Early morning. All is normal until he starts to stir and realizes that something is in bed with him — that's when this madness, this second element, comes in. Really a replay of the opening statement but harmonically interweaving with the second . . . You know the way you feel when you're woken by something, and something is wrong, and you wonder, Is something wrong? What is wrong? Oh my God! No, it can't be! It's even worse than I thought! Aaarghhh!
We played this version for Evans, and he thought it was fantastic. He asked us to rewind it as he phoned up Charlie Bluhdorn, who was head of Gulf + Western, in New York. He took the telephone all the way up to the screen and said, “Listen to this, Charlie! Roll it!” holding the phone up to the screen as the music played. I can't imagine what it must have sounded like at the other end of the line, or what Bluhdorn thought, but Evans was very happy: He felt some corner had been turned.
(Photo by Richard Blanschar)
I was sitting at the mixing desk, with Dick Portman, who was the lead mixer, and the whole thing had made Dick very nervous. To do something like this with the music was . . . well, people didn't do this. It was certainly very risky if it hadn't worked out. So we were both sitting there, looking at this wonderful scene — a big projection in black-and-white of the head of this fictional studio boss discovering a horse's head in his bed as the real head of Paramount stood holding the telephone receiver up against the screen, his shadow cast across it as the scene unwinds. It was one of those iconic moments that you can't believe as it's happening . . .
I've heard you talk before about the importance of ambiguity in film, and the need to save that ambiguous quality which exists in a book or painting, and which you think a film does not often have. And at the same time in a mix you are trying to “perfect” that ambiguity.
I know. It's a paradox. And one of the most fruitful paradoxes, I think, is that even when the film is finished, there should be unsolved problems. Because there's another stage, beyond the finished film: when the audience views it. You want the audience to be co-conspirators in the creation of this work, just as much as the editor or the mixers or the cameraman or the actors are. If by some chemistry you actually did remove all ambiguity in the final mix — even though it had been ambiguous up to that point — I think you would do the film a disservice. But the paradox is that you have to approach every problem as if it's desperately important to solve it. You can't say, I don't want to solve this because it's got to be ambiguous. If you do that, then there's a sort of hemorrhaging of the organism.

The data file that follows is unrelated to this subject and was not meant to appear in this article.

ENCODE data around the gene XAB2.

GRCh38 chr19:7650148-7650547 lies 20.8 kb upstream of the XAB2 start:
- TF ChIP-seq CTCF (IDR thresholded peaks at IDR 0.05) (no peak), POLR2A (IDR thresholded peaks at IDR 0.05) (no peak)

And more of a confusion.
Yes. I keep thinking about it, and it's a wonderful dilemma: You have to acknowledge that there must be unsolved problems at each stage. As hard as you work, you must have this secret, unspoken hope that one very significant problem will remain unsolved. But you never know what that is until the film is done. You can almost define a film by the problem it poses, that it can't answer itself, that it then asks the audience to solve . . .
THE FOURTH CONVERSATION
Somewhere you draw a distinction between two kinds of filmmaking: the Hitchcock idea that a film is already complete in the creator's head — “I invented it in my solitude, and I now just have to go out and make it” — and the Coppola concept that thrives on process, where one choreographs and invents and gathers during the process of filmmaking. Do you see one kind of filmmaking taking over from the other as technologies improve? You've worked with both kinds of filmmakers . . . Someone like George Lucas, for instance, seems closer to the Hitchcock style.
Yes, the very first people I worked with professionally were the epitome of those two different approaches. Francis is a practitioner of and is fascinated by the human and technical process of making the film. George, in comparison, is somebody who has a complete vision of the film in his head. For him, the problem becomes how to get that vision, practically, onto the screen, in as unadulterated a form as possible.
Murch editing The Conversation
(Photo by Kim Aubry
Courtesy American Zoetrope)
Both approaches involve a process. But the most important distinction is whether you allow the process to become an active collaborator in the making of the film, or use it as a machine and try to restrict its contributions. The most extreme practitioner of the latter approach is Hitchcock. The equivalent in another discipline would be an architect like Frank Lloyd Wright who has all of the building on the drawing boards, down to the color of the bedspreads in the room, and his only concern is to make the contractors who'll do the work “get” what he already has. Any variation from it is seen as a defect. The perfection already exists.